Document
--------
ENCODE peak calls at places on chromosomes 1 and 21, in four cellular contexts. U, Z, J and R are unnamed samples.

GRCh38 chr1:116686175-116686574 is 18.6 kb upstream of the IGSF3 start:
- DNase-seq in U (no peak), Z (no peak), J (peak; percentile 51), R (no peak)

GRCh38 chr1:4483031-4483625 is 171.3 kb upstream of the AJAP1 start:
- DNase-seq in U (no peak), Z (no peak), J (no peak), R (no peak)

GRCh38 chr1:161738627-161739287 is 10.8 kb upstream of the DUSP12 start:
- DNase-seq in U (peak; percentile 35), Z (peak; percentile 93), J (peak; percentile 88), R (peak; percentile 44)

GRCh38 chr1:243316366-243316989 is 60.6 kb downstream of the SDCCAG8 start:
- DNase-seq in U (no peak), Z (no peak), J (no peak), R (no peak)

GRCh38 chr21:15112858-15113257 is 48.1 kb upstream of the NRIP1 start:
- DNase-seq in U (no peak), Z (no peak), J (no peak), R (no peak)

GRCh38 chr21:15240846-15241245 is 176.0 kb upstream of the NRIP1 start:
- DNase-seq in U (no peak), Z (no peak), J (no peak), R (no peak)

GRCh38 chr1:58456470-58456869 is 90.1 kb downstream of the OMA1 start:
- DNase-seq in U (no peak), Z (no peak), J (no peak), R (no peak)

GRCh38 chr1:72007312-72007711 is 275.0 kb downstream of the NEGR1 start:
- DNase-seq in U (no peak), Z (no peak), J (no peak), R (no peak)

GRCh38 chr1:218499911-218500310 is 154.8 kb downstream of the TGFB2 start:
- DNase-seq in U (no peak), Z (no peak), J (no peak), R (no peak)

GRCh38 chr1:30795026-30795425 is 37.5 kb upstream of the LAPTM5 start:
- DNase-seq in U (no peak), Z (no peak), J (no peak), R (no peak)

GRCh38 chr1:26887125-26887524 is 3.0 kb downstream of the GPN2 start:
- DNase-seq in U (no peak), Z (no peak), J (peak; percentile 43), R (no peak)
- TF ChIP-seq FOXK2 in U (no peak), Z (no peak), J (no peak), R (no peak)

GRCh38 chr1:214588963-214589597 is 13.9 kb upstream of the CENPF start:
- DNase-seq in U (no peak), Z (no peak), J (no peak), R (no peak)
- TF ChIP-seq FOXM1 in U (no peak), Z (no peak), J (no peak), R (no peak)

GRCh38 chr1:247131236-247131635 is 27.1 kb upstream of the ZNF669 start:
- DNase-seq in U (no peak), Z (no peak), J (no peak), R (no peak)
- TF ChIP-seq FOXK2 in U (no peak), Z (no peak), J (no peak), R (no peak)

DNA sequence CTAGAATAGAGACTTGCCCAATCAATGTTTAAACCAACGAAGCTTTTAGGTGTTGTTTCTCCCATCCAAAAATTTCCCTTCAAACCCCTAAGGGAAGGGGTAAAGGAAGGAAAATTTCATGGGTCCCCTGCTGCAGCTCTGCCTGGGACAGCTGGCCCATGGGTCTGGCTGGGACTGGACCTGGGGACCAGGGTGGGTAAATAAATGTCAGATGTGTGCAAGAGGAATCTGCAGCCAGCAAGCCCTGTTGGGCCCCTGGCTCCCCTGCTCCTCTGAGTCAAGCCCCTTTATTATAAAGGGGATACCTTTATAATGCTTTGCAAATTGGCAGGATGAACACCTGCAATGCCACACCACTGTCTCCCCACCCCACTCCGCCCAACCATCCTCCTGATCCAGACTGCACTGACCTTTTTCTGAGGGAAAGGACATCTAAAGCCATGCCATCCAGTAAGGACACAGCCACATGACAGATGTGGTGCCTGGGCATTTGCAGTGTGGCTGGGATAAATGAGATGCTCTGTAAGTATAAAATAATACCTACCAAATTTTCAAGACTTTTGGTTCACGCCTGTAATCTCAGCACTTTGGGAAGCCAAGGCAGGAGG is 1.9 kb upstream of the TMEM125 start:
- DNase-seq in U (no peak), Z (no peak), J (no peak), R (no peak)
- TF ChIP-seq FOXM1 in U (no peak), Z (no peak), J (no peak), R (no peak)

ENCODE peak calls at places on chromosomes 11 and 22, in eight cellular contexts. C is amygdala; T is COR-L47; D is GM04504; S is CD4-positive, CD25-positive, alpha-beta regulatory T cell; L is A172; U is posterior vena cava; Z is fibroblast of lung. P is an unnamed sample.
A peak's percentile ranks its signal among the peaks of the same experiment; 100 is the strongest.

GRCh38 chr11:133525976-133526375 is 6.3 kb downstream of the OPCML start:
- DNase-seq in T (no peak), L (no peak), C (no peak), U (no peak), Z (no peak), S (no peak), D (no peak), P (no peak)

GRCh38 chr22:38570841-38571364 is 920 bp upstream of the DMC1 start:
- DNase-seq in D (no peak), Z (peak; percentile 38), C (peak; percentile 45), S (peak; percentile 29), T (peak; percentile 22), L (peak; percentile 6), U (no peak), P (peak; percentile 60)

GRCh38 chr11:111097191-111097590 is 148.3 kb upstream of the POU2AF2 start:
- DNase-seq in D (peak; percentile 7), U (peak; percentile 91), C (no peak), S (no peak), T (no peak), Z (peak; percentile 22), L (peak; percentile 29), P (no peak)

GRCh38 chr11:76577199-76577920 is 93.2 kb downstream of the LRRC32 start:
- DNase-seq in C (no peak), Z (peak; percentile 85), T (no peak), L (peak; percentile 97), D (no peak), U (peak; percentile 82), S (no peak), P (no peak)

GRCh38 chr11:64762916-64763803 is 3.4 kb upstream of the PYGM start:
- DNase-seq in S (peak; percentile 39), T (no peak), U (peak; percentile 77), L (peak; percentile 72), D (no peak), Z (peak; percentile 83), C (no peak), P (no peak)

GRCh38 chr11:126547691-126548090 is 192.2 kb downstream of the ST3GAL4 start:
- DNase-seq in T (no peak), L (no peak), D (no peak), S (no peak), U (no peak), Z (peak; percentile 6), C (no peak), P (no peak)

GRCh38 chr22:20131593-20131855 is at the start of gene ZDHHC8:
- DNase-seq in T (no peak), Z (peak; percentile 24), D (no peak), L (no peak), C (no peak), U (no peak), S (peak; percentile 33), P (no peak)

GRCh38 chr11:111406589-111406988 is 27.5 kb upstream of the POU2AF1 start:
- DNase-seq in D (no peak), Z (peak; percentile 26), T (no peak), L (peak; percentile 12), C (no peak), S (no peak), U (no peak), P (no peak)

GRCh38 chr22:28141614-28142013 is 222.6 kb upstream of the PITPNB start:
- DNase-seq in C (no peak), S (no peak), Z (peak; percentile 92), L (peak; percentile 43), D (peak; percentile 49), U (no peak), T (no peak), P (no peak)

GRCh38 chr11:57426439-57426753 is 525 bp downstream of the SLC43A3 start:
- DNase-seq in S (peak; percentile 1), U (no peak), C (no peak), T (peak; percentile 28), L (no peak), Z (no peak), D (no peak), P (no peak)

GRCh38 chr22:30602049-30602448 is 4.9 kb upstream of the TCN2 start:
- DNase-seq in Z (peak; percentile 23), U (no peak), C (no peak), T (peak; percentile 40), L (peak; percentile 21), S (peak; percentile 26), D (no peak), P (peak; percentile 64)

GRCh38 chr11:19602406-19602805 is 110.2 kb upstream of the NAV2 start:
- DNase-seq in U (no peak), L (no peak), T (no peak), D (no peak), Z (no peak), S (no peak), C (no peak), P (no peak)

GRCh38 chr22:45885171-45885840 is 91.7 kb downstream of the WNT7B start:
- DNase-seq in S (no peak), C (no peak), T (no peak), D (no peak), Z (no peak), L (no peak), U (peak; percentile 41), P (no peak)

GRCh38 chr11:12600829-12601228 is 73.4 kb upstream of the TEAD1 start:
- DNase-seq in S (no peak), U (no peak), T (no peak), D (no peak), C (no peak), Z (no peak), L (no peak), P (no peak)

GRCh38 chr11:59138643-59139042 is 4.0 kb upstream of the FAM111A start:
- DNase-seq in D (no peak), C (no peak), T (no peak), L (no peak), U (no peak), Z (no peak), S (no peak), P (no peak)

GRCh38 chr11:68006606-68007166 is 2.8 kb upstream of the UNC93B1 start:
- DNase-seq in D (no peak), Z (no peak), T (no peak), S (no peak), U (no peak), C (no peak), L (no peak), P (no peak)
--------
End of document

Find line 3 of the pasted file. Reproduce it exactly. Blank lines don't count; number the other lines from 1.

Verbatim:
- DNase-seq in U (no peak), Z (no peak), J (peak; percentile 51), R (no peak)